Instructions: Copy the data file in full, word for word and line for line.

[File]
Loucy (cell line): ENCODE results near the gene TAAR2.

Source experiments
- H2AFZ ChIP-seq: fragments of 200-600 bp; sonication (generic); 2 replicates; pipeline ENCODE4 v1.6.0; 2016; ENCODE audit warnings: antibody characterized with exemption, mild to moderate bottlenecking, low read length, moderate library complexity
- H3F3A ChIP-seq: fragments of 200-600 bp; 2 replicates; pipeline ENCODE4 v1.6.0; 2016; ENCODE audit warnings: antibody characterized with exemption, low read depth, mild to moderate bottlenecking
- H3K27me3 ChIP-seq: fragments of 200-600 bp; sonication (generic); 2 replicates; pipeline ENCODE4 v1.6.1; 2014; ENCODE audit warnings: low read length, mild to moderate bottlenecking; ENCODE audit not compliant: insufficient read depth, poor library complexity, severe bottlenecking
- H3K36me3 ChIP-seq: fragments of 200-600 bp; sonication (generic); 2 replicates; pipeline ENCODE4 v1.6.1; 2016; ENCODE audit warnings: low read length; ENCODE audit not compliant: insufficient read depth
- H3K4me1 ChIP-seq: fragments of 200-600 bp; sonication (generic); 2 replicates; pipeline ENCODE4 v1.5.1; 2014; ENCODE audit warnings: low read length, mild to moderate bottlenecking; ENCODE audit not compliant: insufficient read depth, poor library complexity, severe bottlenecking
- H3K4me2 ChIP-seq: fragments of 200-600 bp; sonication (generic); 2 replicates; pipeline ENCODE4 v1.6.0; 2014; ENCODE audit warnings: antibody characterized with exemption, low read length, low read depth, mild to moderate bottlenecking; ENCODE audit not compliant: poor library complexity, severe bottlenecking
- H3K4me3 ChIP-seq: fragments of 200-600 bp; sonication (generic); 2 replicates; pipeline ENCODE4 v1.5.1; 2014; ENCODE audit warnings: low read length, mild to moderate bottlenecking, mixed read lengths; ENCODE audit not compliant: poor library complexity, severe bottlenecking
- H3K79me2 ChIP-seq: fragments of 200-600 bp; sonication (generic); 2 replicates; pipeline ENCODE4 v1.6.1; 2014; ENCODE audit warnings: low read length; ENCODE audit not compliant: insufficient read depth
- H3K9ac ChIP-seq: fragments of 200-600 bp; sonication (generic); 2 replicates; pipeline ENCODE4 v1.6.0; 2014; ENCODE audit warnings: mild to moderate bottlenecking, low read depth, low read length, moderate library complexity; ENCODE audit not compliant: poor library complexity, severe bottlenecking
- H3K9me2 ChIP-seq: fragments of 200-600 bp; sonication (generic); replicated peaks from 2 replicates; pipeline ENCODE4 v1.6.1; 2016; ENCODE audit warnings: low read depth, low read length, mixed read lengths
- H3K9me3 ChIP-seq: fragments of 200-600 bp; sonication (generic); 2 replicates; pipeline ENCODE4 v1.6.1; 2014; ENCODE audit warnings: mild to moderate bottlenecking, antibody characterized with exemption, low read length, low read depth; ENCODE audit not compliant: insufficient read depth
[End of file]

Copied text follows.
Loucy (cell line): ENCODE results near the gene TAAR2.

Source experiments
- H2AFZ ChIP-seq: fragments of 200-600 bp; sonication (generic); 2 replicates; pipeline ENCODE4 v1.6.0; 2016; ENCODE audit warnings: antibody characterized with exemption, mild to moderate bottlenecking, low read length, moderate library complexity
- H3F3A ChIP-seq: fragments of 200-600 bp; 2 replicates; pipeline ENCODE4 v1.6.0; 2016; ENCODE audit warnings: antibody characterized with exemption, low read depth, mild to moderate bottlenecking
- H3K27me3 ChIP-seq: fragments of 200-600 bp; sonication (generic); 2 replicates; pipeline ENCODE4 v1.6.1; 2014; ENCODE audit warnings: low read length, mild to moderate bottlenecking; ENCODE audit not compliant: insufficient read depth, poor library complexity, severe bottlenecking
- H3K36me3 ChIP-seq: fragments of 200-600 bp; sonication (generic); 2 replicates; pipeline ENCODE4 v1.6.1; 2016; ENCODE audit warnings: low read length; ENCODE audit not compliant: insufficient read depth
- H3K4me1 ChIP-seq: fragments of 200-600 bp; sonication (generic); 2 replicates; pipeline ENCODE4 v1.5.1; 2014; ENCODE audit warnings: low read length, mild to moderate bottlenecking; ENCODE audit not compliant: insufficient read depth, poor library complexity, severe bottlenecking
- H3K4me2 ChIP-seq: fragments of 200-600 bp; sonication (generic); 2 replicates; pipeline ENCODE4 v1.6.0; 2014; ENCODE audit warnings: antibody characterized with exemption, low read length, low read depth, mild to moderate bottlenecking; ENCODE audit not compliant: poor library complexity, severe bottlenecking
- H3K4me3 ChIP-seq: fragments of 200-600 bp; sonication (generic); 2 replicates; pipeline ENCODE4 v1.5.1; 2014; ENCODE audit warnings: low read length, mild to moderate bottlenecking, mixed read lengths; ENCODE audit not compliant: poor library complexity, severe bottlenecking
- H3K79me2 ChIP-seq: fragments of 200-600 bp; sonication (generic); 2 replicates; pipeline ENCODE4 v1.6.1; 2014; ENCODE audit warnings: low read length; ENCODE audit not compliant: insufficient read depth
- H3K9ac ChIP-seq: fragments of 200-600 bp; sonication (generic); 2 replicates; pipeline ENCODE4 v1.6.0; 2014; ENCODE audit warnings: mild to moderate bottlenecking, low read depth, low read length, moderate library complexity; ENCODE audit not compliant: poor library complexity, severe bottlenecking
- H3K9me2 ChIP-seq: fragments of 200-600 bp; sonication (generic); replicated peaks from 2 replicates; pipeline ENCODE4 v1.6.1; 2016; ENCODE audit warnings: low read depth, low read length, mixed read lengths
- H3K9me3 ChIP-seq: fragments of 200-600 bp; sonication (generic); 2 replicates; pipeline ENCODE4 v1.6.1; 2014; ENCODE audit warnings: mild to moderate bottlenecking, antibody characterized with exemption, low read length, low read depth; ENCODE audit not compliant: insufficient read depth